Thursday, October 25, 2012

Pay your Actors!


Edd, Yancey, and Korina getting ready at the Dunbar Cave Night Walk

So I had the joy of having my first professional acting gig ever this past Saturday. When I revealed this to everyone as I was celebrating many of them inevitable asked me, "How can you have done so much in the theatre in this town and have this be your only paying gig".There seem to be two unwritten conflicting assumptions in the Small-Town theatre world. 1) "I pay a lot of money for these community tickets, these actors have to be getting some of it." This usually comes from the audience members. The second assumption comes from the people on or behind the stage. 2) "This is Community Theatre here, nobody gets paid."

Edd, Yancey, and Dillon having a little fun.

The question of whether or not to pay the people working in your small theatre is a hard one. An even bigger problem is how much of the money to pay them. Here are some point of the reasons why a lot of small theatre's don't pay their talent and a lot of reasons why they should.

Why People Don't Pay Their Talent

  • We don't make a lot of money!
  • All of us have other survival jobs surely they get paid enough there!
  • We're not a professional company. Don't professional companies have to deal with a lot legal issues?
  • We don't have that many people coming in to fill the seats or auditioning for shows.
Theatre Ninja Vanish!

Why Paying People is a VERY Good Idea

  • It doesn't cost as much as you think: As long as you become committed to the idea of making a living off of the theatre and keeping your company thriving you ARE a professional theatre. A simple way of paying your actors off is the "profit sharing plan". When you count up the money after breaking even on the show. (This should be 30%-50% of what a full house is btw). After that all of the extra money is spread evenly amongst all of the people who worked on the show at some point that week. I can already hear people screaming at me now.  "But I could be using that money to pay for the next show's expenses!" You HAVE to start thinking of your actors and crew as a valuable production expense that needs to be paid for their services. While this method won' make them rich and famous it   does get you into a very good habit that keeps them coming back.
  • Paid Actors and crew start to treat your company as their job: With just a little bit of money in their pockets your people are going to become dedicated to making your company work, make money, and grow. They'll start acting better in rehearsal, they'll start acting more professional, and most of all they'll be coming back to do another show with you. Most small theaters go out of business because actors find better jobs somewhere else or get burnt out trying to make this "hobby" fit in their lives. Money gives them a great incentive to keep them coming.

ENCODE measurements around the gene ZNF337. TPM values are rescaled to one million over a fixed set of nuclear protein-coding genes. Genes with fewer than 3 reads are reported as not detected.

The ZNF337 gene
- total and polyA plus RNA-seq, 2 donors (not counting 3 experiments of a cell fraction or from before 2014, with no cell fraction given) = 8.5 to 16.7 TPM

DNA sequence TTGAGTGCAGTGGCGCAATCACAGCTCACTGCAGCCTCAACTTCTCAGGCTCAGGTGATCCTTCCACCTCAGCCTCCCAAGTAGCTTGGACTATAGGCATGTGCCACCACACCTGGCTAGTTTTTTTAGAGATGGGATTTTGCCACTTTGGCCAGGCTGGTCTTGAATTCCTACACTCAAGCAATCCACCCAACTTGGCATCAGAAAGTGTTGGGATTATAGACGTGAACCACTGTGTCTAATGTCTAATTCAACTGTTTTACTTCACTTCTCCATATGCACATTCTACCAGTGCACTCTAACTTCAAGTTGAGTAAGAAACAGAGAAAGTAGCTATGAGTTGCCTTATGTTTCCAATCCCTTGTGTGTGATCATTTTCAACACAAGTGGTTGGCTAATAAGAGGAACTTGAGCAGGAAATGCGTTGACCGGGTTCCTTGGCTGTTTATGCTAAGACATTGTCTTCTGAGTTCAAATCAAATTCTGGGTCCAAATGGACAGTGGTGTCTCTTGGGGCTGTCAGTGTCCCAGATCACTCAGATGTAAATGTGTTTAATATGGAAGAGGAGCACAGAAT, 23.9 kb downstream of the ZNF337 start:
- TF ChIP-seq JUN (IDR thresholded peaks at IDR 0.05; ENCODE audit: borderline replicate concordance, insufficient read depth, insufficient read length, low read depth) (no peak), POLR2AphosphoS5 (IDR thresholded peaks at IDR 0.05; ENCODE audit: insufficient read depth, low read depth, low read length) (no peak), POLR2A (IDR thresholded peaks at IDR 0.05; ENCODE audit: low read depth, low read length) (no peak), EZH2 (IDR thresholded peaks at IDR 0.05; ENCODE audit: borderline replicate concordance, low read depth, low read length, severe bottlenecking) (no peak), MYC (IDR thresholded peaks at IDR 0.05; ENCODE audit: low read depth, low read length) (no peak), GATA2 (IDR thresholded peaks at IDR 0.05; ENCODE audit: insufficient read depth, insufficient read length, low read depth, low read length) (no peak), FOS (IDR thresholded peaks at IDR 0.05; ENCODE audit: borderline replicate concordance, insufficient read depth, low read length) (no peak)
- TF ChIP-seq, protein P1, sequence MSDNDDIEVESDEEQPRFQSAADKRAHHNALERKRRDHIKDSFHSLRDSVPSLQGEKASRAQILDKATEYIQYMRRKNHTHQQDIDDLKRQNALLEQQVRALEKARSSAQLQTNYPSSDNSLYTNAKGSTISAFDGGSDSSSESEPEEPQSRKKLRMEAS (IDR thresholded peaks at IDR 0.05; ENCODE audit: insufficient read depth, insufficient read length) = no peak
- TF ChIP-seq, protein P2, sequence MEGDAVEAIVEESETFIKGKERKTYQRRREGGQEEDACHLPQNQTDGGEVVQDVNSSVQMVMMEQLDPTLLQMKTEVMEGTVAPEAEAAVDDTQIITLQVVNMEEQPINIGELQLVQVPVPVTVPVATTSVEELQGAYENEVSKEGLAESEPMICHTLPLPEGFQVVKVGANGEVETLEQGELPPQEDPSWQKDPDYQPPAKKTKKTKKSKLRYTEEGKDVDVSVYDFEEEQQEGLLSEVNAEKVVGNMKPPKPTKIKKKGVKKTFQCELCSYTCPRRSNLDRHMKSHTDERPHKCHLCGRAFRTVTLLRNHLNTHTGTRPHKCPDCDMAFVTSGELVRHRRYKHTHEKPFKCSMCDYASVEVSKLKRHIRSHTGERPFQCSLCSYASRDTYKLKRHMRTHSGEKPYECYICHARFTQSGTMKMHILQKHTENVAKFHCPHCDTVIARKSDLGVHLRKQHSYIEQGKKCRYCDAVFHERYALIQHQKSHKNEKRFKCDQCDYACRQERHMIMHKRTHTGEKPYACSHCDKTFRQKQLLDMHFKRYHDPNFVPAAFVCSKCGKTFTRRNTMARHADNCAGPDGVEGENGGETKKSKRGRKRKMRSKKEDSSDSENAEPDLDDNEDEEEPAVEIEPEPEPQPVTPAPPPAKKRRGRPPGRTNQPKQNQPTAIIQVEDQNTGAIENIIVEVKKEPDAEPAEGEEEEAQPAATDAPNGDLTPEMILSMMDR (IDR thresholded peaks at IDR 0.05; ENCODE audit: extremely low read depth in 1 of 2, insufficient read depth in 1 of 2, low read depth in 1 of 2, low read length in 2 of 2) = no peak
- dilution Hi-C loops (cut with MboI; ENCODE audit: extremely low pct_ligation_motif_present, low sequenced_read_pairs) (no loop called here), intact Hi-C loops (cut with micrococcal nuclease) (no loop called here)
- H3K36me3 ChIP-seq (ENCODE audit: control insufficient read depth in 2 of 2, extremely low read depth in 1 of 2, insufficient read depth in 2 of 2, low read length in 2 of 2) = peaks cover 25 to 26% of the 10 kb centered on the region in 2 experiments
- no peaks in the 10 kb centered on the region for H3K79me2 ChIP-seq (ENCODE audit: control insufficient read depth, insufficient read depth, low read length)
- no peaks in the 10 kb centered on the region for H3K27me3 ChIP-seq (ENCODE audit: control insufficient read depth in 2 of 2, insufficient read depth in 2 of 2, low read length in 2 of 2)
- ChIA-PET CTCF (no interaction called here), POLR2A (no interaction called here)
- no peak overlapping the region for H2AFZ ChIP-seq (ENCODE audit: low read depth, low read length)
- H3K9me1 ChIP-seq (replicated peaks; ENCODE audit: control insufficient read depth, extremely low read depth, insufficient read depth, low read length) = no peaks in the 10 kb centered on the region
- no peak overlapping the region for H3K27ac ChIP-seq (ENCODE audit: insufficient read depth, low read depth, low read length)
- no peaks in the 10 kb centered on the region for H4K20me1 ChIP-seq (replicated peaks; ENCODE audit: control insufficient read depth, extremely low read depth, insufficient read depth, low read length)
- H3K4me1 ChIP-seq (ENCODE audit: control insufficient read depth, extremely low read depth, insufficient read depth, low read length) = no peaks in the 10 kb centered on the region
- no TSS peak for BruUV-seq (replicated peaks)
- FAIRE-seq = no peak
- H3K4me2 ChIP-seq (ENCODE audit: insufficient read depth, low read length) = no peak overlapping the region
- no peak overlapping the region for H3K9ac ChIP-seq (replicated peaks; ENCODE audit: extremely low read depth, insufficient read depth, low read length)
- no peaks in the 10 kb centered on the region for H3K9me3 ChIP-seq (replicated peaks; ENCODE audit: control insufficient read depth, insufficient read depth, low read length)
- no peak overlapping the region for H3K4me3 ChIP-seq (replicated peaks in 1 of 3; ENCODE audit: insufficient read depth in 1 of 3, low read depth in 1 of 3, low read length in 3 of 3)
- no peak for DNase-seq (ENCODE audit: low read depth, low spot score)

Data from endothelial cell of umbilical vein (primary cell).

• Cast and crew become your best salesmen: When an actor knows that a full house means they get more money they will go out of their way to fill those seats. Cast and Crew have the "gimmee" seats. Those are family, friends, coworkers, and loved ones that come to see the show just because someone they know is in it. The cast will stop asking for free tickets for these people and will stop at nothing to get them in the seats. You will start to see ticket sales go up and you'll be able to break even quicker. 
So you can see that the simple act of paying the actors the few extra dollars that you have lying around pretty much trump every argument that you could ever make about not paying them. Every small town has it's starving artists...especially the performing arts. It's when you start investing into them and treating them like the professionals that you are that you take the first steps of having a budding theatre industry in your town.


Edd, Korina, and the rest of the cast spending our newly made money.



"Where are you, disembodied voice of the Headless Horseman?"
"Here"

Disclaimer Time: Obviously I'm not a lawyer or a business executive type. Always check with a lwayer or trusted expert before you do anything money related. Paying people always brings in things like taxes and other stuff like that. I'm just the guy with good sense not a law degree.

Any of you guys out there felt the squeeze when it comes to volunteering in the theatre? Any of you have any questions or ideas to share? Please feel free to post a comment below.



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